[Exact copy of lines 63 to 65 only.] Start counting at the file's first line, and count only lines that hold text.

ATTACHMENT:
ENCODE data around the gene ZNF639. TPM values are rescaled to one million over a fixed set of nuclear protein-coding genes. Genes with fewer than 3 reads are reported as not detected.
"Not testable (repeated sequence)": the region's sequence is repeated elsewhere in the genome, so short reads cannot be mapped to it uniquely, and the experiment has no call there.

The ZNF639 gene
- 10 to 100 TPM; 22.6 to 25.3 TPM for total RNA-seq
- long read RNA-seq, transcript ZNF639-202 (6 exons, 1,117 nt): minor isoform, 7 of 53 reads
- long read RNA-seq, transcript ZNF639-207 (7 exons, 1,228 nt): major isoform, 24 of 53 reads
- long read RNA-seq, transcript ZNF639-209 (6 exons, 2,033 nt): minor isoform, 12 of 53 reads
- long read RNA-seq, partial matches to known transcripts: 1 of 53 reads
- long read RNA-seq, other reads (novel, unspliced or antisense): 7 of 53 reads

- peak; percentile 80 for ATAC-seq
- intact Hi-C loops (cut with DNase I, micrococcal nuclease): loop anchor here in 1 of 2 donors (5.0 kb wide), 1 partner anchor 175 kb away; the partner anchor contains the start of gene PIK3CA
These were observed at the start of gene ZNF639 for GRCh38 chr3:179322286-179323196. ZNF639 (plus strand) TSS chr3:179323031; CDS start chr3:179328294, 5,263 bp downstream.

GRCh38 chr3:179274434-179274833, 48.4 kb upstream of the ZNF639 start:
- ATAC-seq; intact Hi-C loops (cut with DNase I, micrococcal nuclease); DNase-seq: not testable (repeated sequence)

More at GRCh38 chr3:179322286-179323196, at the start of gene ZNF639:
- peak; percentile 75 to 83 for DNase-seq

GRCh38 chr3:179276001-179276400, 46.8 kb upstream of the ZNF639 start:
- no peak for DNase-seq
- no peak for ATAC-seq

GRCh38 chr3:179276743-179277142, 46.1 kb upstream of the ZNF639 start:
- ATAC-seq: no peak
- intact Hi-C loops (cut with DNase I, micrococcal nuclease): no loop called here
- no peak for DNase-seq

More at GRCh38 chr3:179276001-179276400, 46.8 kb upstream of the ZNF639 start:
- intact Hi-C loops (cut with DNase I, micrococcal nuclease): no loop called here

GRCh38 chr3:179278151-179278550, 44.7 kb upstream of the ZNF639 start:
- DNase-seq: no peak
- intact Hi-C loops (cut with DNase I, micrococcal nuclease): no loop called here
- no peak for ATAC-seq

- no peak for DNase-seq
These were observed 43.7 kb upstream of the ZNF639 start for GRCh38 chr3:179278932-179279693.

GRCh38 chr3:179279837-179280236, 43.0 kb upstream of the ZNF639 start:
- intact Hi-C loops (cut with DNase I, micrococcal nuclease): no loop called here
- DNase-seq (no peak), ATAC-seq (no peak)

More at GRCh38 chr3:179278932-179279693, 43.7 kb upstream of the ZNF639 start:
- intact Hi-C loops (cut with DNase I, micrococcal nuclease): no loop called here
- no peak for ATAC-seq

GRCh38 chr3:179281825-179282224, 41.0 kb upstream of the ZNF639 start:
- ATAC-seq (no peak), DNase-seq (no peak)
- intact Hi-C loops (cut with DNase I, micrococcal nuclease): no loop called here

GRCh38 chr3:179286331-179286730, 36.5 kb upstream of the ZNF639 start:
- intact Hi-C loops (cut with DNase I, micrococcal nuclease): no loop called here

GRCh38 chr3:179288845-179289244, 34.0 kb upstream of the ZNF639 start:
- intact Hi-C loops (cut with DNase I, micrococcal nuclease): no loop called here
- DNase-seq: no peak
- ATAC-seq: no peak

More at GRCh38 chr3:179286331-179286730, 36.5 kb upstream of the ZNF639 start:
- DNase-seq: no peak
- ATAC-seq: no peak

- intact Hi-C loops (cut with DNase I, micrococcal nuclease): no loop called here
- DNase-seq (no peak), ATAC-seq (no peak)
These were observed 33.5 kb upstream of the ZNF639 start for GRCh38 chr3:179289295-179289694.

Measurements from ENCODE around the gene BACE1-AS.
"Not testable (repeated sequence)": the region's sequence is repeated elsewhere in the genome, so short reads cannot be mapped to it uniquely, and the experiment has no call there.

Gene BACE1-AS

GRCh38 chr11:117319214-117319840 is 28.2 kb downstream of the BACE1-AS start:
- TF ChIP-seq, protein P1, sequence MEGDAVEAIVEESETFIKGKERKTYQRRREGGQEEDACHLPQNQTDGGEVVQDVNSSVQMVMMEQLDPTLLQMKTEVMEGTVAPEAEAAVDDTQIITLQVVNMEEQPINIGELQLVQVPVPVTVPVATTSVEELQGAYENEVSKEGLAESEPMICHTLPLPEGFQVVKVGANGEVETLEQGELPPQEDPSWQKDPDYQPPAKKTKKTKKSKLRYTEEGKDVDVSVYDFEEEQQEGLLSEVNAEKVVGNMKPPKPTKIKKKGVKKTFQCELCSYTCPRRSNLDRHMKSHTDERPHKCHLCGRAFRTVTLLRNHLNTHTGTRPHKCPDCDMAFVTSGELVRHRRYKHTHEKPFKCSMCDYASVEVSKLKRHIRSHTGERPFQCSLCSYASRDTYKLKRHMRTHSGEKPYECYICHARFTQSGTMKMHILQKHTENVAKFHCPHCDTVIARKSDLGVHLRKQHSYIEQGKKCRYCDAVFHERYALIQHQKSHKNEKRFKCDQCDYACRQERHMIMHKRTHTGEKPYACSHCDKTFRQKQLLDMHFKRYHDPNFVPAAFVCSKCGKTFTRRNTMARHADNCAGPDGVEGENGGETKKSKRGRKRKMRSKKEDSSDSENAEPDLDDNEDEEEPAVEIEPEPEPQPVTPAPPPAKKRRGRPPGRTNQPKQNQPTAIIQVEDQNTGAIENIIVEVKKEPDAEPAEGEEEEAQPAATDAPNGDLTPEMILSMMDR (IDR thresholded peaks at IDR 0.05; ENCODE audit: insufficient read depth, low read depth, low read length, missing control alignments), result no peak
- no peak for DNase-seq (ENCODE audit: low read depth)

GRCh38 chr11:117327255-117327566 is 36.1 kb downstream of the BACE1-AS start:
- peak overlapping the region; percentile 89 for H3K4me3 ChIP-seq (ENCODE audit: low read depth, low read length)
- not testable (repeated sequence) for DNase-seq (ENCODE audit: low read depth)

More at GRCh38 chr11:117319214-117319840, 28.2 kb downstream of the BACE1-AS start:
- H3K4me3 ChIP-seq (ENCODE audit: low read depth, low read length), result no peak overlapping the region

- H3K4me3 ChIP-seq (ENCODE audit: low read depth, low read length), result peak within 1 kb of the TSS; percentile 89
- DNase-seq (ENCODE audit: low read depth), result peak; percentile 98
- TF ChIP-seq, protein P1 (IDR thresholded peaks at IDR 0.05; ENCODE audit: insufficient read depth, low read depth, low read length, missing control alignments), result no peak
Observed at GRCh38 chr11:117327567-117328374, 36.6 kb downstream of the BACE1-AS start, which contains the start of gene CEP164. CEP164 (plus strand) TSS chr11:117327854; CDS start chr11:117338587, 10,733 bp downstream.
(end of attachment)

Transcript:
- H3K4me3 ChIP-seq (ENCODE audit: low read depth, low read length), result no peak overlapping the region

- H3K4me3 ChIP-seq (ENCODE audit: low read depth, low read length), result peak within 1 kb of the TSS; percentile 89
- DNase-seq (ENCODE audit: low read depth), result peak; percentile 98